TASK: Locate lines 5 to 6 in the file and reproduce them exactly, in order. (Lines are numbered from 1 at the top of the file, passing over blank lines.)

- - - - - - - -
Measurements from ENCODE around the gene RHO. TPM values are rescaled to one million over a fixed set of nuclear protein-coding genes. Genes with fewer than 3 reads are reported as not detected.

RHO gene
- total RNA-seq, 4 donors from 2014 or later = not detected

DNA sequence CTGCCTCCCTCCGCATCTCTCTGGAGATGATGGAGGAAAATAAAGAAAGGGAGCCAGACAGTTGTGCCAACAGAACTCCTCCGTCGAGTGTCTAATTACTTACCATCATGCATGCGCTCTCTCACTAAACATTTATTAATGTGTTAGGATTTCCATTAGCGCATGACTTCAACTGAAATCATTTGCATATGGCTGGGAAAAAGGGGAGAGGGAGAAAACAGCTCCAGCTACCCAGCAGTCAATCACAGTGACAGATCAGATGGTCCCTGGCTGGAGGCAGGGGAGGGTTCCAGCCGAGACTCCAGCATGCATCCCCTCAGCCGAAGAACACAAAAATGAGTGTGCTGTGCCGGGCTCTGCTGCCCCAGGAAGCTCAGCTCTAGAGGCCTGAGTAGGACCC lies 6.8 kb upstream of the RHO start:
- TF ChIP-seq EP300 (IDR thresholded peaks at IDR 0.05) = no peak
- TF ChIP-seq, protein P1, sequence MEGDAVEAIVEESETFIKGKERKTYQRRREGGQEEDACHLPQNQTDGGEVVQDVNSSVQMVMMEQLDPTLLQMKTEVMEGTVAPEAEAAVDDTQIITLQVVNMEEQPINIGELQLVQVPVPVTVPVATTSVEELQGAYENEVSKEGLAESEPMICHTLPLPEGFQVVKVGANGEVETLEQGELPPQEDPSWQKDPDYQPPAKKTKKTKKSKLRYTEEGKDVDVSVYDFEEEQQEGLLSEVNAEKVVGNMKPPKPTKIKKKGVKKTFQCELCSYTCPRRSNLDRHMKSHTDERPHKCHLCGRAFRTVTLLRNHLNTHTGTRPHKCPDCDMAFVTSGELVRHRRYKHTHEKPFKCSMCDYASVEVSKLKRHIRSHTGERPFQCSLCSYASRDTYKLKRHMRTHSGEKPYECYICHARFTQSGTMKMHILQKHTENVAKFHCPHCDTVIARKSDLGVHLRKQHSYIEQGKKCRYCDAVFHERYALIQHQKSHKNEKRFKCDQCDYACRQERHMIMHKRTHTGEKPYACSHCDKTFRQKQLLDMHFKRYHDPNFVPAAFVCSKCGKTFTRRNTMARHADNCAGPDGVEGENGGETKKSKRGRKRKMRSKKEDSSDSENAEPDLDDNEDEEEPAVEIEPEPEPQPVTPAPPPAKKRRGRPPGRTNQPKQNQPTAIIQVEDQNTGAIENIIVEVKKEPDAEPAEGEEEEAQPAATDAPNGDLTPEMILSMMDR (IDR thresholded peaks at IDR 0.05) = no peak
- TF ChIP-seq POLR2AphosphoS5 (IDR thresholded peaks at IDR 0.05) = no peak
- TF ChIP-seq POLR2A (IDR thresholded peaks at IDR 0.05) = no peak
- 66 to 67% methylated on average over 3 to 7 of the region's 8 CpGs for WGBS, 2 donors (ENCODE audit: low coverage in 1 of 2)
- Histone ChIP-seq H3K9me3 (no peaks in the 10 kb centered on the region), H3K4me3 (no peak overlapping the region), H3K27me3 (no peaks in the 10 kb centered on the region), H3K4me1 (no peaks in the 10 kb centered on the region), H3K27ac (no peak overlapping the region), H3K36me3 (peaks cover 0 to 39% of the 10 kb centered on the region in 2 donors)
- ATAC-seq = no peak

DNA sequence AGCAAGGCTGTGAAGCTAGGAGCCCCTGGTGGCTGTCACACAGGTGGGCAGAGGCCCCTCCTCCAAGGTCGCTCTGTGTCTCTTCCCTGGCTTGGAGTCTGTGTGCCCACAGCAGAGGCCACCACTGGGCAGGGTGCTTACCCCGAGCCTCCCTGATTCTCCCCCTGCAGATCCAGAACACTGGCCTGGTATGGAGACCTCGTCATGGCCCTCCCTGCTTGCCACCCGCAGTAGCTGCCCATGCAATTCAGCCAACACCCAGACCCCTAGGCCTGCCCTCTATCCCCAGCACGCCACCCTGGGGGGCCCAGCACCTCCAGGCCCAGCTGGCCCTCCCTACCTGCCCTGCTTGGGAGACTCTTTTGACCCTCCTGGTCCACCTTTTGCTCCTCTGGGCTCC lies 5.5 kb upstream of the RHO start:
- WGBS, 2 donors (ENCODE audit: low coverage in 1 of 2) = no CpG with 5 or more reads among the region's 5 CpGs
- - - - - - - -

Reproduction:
- TF ChIP-seq EP300 (IDR thresholded peaks at IDR 0.05) = no peak
- TF ChIP-seq, protein P1, sequence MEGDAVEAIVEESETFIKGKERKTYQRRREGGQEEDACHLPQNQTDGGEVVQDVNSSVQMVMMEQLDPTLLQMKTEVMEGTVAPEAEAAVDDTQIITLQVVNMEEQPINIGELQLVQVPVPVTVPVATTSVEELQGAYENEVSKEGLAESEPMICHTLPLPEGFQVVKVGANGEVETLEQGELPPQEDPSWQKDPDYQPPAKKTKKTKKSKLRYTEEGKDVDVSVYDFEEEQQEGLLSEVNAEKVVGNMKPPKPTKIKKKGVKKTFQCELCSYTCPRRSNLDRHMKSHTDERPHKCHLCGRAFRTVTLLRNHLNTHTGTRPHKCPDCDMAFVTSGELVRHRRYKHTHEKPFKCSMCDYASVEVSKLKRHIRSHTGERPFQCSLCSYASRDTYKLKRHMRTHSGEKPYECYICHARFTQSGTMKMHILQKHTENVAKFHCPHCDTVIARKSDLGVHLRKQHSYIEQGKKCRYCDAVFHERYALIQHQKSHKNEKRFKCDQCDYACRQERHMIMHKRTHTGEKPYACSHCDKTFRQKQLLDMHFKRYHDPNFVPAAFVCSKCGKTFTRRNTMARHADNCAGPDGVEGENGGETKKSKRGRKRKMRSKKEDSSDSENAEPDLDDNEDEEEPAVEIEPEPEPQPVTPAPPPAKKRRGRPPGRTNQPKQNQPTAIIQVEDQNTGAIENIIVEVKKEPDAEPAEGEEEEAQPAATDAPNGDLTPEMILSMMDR (IDR thresholded peaks at IDR 0.05) = no peak